On a humid evening this past August, a crowd of costumed, bicycle-riding revel makers took to the streets of DC, led on their wheels by a six-piece, traditional, old-time jazz band, instruments in tow (including the upright bass) on makeshift pedicabs. To a tourist, the sight must have been one to behold; but to the Bumper Jacksons, it was just another Wednesday.
Since forming in 2012, core duo Jess Eliot Myhre and Chris Ousley, along with the rest of the Bumper Jacksons, have quickly become one of the District’s most well-known and eclectic musical ensembles. When they’re not officially performing, which is rare, members of the band find a myriad of other ways to bring music – and camaraderie – to the city they call home. Partnering with local bikeshop BicycleSPACE for a “social ride” is a prime example.
“I asked [BicycleSPACE] to help do a special edition of [one of their social rides] as a backdrop for a music video,” says vocalist/guitarist Ousley. “They came out in awesome costumes, I built a drum riser on the back of a pedicab and the band played tunes all through downtown with a big crowd of happy people. Lots of bikers joined in with us when they saw us passing by. It was awesome.”
The resulting video will be released this spring with the band’s forthcoming third album.
The band’s sound and look are old-timey, but not without sass – a bit like a neon victophone. It’s solidly jazzy (notes of frontwoman Myhre’s stint in New Orleans float into many of the tunes), slightly bluesy, but mostly simply makes you want to find a sweetheart and an old pair of swing shoes to shine up and take out dancing – like really dancing.
Which makes sense. Ousley (a “Maryland boy”) and Myhre (a “native Floridian”) met playing in a contradance/square dance band, the Sligo Creek Stompers, where Ousley says “[the two] first discovered [their] musical chemistry and the joy of melding, developing and remixing the diverse sounds of American roots music.”
From there, both a musical and personal relationship grew, and as the duo toured the country, they began slowly adding other musicians from the circuit – with a pedal steel here, a suitcase percussion there – until they rounded out their now steady lineup with Brian Priebe (trombone), Dave Hadley (pedal steel), Dan Samuels (percussion) and Alex Lacquement (bass).
“Our sound matured and grew organically,” Ousley says. “We didn’t plan to have the instruments we have. We just took the players whose personalities and musical interests fit our own. It’s really fun to have more colors to paint with.”
Their repertoire is indeed colorful, and the band’s second album, Too Big World, showcases the breadth of derivations on traditional folk that the Bumper Jacksons are capable of blending. Slow and lazy river harmonic rounds in “Jubilee” fade into sultry come-hither vocals from Myhre in “Trouble in Mind.” “Bully of the Town” is big and brassy, whereas “Adventure Story” is a modern lullaby a la Brandi Carlile.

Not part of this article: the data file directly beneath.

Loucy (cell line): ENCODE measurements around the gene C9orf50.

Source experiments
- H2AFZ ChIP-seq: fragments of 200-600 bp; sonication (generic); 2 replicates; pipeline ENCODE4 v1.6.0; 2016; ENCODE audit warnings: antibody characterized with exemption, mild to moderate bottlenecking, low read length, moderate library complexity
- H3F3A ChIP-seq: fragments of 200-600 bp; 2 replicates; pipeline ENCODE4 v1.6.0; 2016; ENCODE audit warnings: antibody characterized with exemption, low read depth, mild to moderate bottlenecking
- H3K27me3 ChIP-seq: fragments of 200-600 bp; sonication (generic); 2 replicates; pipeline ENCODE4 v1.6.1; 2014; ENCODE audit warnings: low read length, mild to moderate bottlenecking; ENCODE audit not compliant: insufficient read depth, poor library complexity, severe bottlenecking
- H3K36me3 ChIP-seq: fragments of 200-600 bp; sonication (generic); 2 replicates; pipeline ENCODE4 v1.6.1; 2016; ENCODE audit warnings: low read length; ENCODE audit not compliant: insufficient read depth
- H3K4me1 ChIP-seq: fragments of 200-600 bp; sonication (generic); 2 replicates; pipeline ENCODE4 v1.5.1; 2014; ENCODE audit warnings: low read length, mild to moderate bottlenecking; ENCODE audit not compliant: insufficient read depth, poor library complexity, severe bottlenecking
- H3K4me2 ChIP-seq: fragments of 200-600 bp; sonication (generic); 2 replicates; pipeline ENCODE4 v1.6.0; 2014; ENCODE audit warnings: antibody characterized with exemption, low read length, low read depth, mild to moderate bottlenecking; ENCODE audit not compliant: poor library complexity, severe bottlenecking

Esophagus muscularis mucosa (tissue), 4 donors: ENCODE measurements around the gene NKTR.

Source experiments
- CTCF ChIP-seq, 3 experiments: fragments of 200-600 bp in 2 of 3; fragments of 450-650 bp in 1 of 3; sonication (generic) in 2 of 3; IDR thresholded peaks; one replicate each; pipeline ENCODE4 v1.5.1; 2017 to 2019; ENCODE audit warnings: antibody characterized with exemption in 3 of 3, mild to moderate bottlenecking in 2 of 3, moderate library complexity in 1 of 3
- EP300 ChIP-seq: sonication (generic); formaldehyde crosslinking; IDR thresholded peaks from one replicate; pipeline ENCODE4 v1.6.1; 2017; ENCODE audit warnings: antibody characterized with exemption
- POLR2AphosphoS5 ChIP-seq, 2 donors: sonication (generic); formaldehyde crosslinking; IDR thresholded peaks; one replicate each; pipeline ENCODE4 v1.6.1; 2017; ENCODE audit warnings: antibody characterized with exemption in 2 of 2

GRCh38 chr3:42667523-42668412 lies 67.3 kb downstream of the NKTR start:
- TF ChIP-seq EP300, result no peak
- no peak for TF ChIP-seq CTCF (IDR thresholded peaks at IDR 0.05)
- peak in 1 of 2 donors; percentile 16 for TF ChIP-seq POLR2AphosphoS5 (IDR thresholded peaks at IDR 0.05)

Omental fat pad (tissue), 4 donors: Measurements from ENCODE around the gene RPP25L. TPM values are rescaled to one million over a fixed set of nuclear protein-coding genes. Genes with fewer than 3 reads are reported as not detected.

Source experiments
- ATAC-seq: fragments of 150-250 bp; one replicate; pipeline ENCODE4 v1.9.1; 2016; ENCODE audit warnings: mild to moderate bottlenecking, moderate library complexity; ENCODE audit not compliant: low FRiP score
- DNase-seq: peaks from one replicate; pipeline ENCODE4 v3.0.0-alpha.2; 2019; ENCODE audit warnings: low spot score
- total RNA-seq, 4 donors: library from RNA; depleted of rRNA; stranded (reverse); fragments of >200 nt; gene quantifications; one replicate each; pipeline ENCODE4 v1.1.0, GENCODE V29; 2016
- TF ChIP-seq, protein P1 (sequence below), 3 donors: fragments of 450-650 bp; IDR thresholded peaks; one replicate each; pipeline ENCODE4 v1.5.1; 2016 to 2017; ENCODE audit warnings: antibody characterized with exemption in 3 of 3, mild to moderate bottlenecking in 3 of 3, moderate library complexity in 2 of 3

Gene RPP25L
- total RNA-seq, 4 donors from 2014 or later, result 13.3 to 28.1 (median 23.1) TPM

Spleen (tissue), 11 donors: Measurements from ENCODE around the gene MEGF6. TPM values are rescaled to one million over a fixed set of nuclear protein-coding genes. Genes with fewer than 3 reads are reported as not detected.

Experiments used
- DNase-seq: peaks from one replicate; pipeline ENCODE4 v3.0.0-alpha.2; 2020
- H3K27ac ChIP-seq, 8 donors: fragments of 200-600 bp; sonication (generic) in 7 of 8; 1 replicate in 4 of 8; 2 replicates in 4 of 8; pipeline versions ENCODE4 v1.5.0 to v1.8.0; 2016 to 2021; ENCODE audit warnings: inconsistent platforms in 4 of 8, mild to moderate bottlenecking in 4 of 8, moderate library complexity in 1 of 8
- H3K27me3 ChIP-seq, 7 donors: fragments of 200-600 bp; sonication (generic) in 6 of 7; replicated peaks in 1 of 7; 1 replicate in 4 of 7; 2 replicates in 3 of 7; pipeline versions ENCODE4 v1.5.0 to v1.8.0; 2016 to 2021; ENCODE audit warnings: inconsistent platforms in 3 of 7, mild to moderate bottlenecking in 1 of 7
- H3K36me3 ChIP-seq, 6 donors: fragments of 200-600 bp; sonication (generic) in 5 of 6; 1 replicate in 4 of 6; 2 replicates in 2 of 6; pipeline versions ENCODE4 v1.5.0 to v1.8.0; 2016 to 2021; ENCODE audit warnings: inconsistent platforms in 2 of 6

In the short span of four years, the Bumper Jacksons have managed to cover a lot of ground. While they call DC home, they’ve traveled the country – playing venues big and small – from intimate lounge shows to traditional theaters, and barns and big festivals to the Kennedy Center. At the end of this month, the band is excited to raise “The Barns” at Wolf Trap in Vienna, Va.
“It’s seriously one of the best sounding rooms in the area – few places come close. We’ve been in the audience so many times, and we’re really looking forward to being on the other side.”
And while it is no surprise that fans at events like the Charm City Folk & Bluegrass Festival or Red Wing Roots Music Festival revel at the sight of Myhre’s washboard bass, one doesn’t immediately place a band singing about johnnycakes and venison, and sassafras tea and the Delta, in the same mental space as a city most musically famous for go-go and punk. Their appeal to the hometown crowd is perhaps an even bigger testament to the “it” that they seem to have. And though the members each have their own “spirit places” – New Orleans, St. John, Colorado, Philadelphia, Baltimore – DC inspires them to make the music they do. Myhre and Ousley agree.
“There’s an amazing entrepreneurial culture [here] that pervades more than the startups and NGOs. [They] see it in the artistic crowd, community organizations and more. It’s exciting.”
That entrepreneurial spirit is certainly alive for the Bumper Jacksons, who are able to make a living playing – the band is their main source of income – and paying it forward. Myhre, who built her own original washboard bass, makes, sells and teaches workshops on the classic American roots instrument. Other bandmates lead community classes in improv, old-time ukulele, upright bass and 1920s guitar – bringing it all back home to bike-riding bassists and their musical mission “to foster learning and growth in [their] audiences and [themselves].”
Catch the Bumper Jacksons at Wolf Trap on Saturday, October 22 at 8 p.m. Tickets are $22-$25. Learn more at www.wolftrap.org .
The Barns at Wolf Trap: 1635 Trap Rd. Vienna, VA; 703- 255-1900; www.wolftrap.org